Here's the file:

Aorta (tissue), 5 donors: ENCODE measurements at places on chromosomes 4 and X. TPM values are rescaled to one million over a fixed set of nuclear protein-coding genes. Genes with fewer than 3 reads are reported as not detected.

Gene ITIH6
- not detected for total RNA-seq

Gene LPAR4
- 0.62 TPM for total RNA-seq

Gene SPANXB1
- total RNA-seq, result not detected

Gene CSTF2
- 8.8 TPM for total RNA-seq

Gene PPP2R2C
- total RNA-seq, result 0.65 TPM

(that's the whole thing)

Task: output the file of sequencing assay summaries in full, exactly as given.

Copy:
Aorta (tissue), 5 donors: ENCODE measurements at places on chromosomes 4 and X. TPM values are rescaled to one million over a fixed set of nuclear protein-coding genes. Genes with fewer than 3 reads are reported as not detected.

Gene ITIH6
- not detected for total RNA-seq

Gene LPAR4
- 0.62 TPM for total RNA-seq

Gene SPANXB1
- total RNA-seq, result not detected

Gene CSTF2
- 8.8 TPM for total RNA-seq

Gene PPP2R2C
- total RNA-seq, result 0.65 TPM